The Algona Upper Des Moines from Algona, Iowa on January 25, 1945 · Page 4
Get access to this page with a Free Trial

The Algona Upper Des Moines from Algona, Iowa · Page 4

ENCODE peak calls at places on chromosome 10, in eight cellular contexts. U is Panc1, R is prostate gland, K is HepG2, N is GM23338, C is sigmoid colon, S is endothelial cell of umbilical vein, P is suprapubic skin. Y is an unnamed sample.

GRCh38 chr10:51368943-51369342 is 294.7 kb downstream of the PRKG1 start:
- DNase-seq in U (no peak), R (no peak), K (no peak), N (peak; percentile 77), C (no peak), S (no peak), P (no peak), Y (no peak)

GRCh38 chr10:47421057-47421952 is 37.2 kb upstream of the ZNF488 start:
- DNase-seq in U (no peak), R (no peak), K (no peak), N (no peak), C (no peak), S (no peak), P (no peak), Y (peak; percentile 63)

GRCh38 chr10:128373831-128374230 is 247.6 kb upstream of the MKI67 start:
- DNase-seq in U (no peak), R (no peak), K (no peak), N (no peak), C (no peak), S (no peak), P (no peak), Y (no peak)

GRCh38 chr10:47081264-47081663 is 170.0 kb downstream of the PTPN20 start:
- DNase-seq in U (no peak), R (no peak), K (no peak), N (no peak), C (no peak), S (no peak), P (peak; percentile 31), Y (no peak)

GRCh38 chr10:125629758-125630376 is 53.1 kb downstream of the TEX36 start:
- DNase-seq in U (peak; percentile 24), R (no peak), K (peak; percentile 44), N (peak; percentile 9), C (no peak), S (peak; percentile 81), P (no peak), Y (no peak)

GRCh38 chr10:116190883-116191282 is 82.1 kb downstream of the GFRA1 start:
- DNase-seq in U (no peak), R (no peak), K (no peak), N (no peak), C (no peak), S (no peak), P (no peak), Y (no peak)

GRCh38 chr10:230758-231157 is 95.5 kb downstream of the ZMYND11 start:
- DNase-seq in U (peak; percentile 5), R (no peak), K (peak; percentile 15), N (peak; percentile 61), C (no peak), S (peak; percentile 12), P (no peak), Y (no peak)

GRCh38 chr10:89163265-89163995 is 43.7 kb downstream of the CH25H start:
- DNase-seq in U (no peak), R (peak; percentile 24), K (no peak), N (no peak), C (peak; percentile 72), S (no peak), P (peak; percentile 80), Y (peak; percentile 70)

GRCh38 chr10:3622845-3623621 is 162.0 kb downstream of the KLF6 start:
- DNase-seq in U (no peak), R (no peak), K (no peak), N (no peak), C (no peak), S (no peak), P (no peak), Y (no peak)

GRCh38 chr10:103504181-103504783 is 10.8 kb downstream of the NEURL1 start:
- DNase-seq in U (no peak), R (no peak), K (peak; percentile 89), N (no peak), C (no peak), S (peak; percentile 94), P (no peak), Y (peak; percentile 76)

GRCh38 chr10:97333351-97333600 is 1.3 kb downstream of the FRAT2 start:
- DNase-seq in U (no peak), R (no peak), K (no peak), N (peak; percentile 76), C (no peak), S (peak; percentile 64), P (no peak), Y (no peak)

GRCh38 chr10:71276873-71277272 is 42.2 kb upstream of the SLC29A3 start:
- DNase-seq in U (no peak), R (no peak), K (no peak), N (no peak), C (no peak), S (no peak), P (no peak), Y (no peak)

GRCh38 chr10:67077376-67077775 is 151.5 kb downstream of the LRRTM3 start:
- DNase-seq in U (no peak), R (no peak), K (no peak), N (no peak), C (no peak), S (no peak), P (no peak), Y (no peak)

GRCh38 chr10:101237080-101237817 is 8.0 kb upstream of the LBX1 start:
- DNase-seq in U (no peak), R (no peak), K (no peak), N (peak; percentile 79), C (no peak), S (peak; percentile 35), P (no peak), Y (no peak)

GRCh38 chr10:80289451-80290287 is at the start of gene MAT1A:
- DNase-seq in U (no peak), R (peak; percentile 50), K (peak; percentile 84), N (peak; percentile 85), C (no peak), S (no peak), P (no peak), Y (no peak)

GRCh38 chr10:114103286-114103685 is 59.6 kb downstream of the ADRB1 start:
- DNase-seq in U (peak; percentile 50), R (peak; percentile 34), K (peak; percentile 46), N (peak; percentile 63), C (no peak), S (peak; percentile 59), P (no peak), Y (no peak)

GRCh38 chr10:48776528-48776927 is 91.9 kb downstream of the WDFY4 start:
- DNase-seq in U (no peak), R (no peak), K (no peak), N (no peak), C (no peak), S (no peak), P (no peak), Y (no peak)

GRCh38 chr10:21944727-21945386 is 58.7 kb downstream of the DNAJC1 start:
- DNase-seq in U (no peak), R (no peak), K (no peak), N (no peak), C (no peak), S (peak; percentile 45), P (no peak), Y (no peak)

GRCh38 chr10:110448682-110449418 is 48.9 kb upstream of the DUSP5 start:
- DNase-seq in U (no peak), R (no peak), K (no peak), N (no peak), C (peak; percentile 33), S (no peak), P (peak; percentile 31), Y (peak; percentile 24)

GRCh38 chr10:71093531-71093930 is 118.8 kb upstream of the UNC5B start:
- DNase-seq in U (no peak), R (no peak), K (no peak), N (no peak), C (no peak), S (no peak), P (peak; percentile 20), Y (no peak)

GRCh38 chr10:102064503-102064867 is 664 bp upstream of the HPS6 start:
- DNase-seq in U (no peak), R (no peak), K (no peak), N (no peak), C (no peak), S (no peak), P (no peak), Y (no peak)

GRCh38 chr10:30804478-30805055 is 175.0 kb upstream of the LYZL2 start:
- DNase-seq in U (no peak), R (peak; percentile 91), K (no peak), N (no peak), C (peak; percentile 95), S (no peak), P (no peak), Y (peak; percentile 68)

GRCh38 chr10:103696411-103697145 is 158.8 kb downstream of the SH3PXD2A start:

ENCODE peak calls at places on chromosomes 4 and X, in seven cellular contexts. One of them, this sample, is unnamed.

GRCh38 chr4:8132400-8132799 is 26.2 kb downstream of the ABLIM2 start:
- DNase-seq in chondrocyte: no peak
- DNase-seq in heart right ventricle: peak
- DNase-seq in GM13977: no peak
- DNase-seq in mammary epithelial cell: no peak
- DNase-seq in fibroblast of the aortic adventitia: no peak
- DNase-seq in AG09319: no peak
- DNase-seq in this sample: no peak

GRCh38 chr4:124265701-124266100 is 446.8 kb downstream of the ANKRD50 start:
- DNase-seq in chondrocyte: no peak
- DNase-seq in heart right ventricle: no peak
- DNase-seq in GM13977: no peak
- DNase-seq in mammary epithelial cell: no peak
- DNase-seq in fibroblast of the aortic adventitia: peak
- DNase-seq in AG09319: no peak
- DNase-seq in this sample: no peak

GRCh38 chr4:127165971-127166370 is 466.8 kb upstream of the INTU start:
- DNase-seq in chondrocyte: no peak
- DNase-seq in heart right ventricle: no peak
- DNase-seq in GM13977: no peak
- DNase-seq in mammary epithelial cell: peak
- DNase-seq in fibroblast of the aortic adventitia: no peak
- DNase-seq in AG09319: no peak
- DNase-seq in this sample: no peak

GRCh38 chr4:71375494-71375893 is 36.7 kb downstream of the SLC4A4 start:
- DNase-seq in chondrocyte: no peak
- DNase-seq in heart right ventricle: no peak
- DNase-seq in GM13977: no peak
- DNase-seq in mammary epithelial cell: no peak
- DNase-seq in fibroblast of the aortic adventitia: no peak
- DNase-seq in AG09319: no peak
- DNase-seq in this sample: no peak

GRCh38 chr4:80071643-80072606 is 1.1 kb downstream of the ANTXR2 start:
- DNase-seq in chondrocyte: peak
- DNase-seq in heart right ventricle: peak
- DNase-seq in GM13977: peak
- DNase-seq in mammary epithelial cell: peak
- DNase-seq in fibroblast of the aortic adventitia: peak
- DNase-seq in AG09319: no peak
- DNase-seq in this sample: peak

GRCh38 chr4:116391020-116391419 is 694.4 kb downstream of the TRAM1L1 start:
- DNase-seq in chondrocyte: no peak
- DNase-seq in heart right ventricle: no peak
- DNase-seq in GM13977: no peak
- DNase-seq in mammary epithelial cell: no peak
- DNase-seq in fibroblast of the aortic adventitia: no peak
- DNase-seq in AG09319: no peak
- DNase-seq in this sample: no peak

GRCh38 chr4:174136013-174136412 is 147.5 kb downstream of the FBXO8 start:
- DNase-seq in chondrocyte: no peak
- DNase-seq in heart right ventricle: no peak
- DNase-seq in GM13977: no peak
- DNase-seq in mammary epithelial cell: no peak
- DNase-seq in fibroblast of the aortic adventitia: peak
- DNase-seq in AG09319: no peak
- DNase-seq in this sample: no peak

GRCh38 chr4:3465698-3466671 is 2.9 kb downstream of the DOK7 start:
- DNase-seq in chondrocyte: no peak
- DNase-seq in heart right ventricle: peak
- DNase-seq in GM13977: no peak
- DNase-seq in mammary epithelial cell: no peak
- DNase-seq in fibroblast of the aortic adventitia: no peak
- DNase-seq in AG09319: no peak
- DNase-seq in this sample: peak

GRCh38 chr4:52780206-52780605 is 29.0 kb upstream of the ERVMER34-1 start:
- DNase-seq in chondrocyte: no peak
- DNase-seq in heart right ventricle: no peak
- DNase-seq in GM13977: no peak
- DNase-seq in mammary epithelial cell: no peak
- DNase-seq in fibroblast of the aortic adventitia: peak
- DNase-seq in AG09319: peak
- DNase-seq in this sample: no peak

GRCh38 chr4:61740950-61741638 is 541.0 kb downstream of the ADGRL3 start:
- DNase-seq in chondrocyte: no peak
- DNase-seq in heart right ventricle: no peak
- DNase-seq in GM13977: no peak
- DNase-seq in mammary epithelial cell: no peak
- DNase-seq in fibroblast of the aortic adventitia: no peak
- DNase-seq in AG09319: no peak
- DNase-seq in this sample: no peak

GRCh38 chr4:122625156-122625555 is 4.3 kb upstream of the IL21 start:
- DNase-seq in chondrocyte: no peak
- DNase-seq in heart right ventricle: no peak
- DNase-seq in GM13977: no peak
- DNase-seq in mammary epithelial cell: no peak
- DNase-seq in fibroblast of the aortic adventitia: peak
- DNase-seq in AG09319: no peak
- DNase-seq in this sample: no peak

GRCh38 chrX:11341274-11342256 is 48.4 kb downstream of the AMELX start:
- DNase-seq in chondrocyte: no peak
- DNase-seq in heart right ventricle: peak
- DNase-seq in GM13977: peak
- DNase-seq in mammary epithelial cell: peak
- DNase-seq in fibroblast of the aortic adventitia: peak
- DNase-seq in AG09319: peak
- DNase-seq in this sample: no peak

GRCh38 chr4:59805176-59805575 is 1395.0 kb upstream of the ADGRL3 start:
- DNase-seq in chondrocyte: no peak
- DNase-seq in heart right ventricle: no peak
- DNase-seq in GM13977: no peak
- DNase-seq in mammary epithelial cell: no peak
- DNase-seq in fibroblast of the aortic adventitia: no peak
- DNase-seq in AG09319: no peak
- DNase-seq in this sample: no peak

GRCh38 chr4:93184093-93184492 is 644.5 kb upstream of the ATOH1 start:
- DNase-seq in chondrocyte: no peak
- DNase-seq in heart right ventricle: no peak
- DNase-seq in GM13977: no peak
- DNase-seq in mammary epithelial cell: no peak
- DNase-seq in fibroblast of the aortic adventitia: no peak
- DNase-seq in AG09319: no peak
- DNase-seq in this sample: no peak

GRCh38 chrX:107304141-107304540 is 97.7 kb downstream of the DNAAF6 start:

Algona, Iowa
Issue Date:
Thursday, January 25, 1945
Page 4
Start Free Trial